Could “Course Sharing” Help HBCUs and Other Minority-Serving Colleges Get More Students?
Seven predominantly black colleges and universities are betting that “course sharing” will help more students graduate on time.
Under a new arrangement, students at one of the institutions will be able to take online courses offered by the others.
The hope is that offering more courses to students will ease their path to graduation. Don’t worry if the accounting course you need for your major runs out of places, isn’t offered until the following semester, or conflicts with your work schedule – there might be a course split which meets the requirement.
“It was about retention, persistence, getting students across the finish line for completion,” said Jamila S. Lyn, director of specialty programming at Benedict College, South Carolina. “We see this potentially helping student-parents. We see this potentially helping working students. We see this as an aid to students who cannot come to campus due to a health issue, who have approval for virtual classes. »
Many historically black colleges have low graduation rates, which higher education experts attribute to the fact that they are under-resourced and tend to serve low-income, first-generation students without financial safety nets. Students might have to work part-time to pay tuition, or they might have to drop out for a semester or two if they can’t afford to enroll, making it more difficult to get a degree in four to six years.
Course sharing, campus officials said, can give these students more options to stay on the right academic path — and could even help some students graduate faster, saving them money. ‘money.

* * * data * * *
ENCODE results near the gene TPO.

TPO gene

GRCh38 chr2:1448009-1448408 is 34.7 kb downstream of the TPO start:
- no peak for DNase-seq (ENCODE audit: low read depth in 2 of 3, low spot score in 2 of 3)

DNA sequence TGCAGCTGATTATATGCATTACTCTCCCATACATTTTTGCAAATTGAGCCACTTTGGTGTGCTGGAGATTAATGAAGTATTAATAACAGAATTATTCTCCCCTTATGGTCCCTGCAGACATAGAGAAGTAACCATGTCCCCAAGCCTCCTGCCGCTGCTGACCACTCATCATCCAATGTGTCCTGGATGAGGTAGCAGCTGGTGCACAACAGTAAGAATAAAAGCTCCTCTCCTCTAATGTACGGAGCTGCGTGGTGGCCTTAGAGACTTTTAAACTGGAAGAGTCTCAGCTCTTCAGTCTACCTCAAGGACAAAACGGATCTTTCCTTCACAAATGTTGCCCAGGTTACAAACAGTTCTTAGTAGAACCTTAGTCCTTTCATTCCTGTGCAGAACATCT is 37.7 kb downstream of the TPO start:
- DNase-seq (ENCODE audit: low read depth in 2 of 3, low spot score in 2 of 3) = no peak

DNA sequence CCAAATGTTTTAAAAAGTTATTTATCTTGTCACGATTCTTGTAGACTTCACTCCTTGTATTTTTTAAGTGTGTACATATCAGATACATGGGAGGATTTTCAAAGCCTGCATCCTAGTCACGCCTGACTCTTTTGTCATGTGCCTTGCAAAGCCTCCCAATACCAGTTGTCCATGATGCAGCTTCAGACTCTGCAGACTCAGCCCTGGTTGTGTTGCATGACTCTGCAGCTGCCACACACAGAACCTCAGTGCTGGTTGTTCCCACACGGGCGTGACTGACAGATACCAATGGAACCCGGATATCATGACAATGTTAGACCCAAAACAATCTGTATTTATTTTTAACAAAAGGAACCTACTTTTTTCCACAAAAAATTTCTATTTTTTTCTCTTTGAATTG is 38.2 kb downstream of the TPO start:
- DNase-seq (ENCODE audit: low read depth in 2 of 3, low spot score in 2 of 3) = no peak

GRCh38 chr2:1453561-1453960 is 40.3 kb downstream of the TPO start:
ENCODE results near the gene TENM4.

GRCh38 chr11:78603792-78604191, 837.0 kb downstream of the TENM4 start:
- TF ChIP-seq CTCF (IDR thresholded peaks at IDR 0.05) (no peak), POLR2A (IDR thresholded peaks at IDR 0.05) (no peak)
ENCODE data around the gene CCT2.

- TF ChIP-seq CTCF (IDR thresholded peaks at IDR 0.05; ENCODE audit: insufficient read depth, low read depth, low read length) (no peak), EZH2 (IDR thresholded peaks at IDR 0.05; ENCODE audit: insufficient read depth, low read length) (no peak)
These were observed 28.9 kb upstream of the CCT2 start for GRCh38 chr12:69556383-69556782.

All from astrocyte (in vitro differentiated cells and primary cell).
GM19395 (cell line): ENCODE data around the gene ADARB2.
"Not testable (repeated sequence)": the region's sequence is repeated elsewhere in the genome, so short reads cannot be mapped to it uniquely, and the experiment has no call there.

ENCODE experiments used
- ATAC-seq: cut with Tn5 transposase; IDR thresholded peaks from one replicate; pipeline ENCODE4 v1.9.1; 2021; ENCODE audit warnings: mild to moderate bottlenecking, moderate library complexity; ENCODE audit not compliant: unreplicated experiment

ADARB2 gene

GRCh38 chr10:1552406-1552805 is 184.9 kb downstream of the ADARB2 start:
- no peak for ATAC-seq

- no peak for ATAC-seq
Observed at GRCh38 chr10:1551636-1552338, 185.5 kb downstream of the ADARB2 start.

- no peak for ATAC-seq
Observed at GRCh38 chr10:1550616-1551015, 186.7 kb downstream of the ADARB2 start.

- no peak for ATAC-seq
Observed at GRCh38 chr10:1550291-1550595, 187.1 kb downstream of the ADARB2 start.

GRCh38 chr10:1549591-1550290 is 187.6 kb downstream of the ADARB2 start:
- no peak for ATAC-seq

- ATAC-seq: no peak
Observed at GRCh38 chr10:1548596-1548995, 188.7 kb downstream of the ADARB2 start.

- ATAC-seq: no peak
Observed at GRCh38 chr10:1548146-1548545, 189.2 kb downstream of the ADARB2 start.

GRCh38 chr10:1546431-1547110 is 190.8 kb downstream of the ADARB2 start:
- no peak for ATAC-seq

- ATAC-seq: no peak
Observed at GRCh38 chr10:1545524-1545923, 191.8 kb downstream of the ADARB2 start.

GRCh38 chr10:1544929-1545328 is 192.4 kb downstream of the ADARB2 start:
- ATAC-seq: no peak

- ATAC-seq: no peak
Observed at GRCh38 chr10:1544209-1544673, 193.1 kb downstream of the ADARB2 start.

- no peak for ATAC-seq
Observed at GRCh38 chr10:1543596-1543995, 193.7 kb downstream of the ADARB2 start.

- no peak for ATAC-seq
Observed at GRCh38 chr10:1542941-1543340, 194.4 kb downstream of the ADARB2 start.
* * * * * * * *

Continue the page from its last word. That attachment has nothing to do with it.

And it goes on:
Roslyn Clark Artis, president of Benedict, came up with the idea of course sharing and pitched it to the Southern Regional Education Board, a nonprofit that grew out of an interstate higher education pact and now leads efforts to diversify the faculty, among others. . Since January 2020, Benoît has been participating in lesson sharing with non-HBCUs through an online platform called Acadeum.
Benedict’s students have done well, Lyn said: 82% of them passed their courseshare courses, despite the pandemic and even though students from underrepresented minorities are less likely to succeed with learning in line.
Colleges participating in the new courseshare project need to think about specific supports for their students, Lyn said: “You really have this other community now that we will have to take into account when we think about academic outreach, control of the attendance, etc. .” At Benedict, students enroll in shared courses through their advisors.
In late 2021, Benedict entered into a course-sharing agreement with Dillard University, Louisiana, seeing it as an opportunity to send their students to courses run by a like-minded institution.
Fifteen Benedict seniors needed to complete so many credit hours in the spring 2022 semester to graduate on time that it seemed unlikely they could juggle it all, Lyn said. Ideally, they could do some credits during the winter term. Benedict does not, but Dillard does. Approximately 90% of students who participated in the courseshare program returned to graduation.
Stevie L. Lawrence II, vice president for post-secondary education at the Southern Regional Education Board, hopes students and institutions will also use the course-sharing system more creatively. Perhaps they will create new minors or specializations in their majors that would otherwise not be available at their home institutions. The council, known as SREB, coordinates the course sharing project and pays for member institutions to use Acadeum.
Benedict used course sharing to add an MBA program and two majors, and to teach students from college programs that are being phased out.
The original courseshare members, in addition to Benedict, are Albany State University, Clinton College, Fort Valley State University, Langston University, Southeast Arkansas College, and Texas Southern University. SREB is in discussions with other institutions regarding their membership. The initiative is open to HBCUs and other minority-serving institutions in the council’s 16-state area.
Tuition for courses will go to the institution that created and teaches each course, not the student’s home institution. Institution leaders, Lawrence said, are still working on how to make sure students won’t have to pay more than they would to take classes at their home institutions.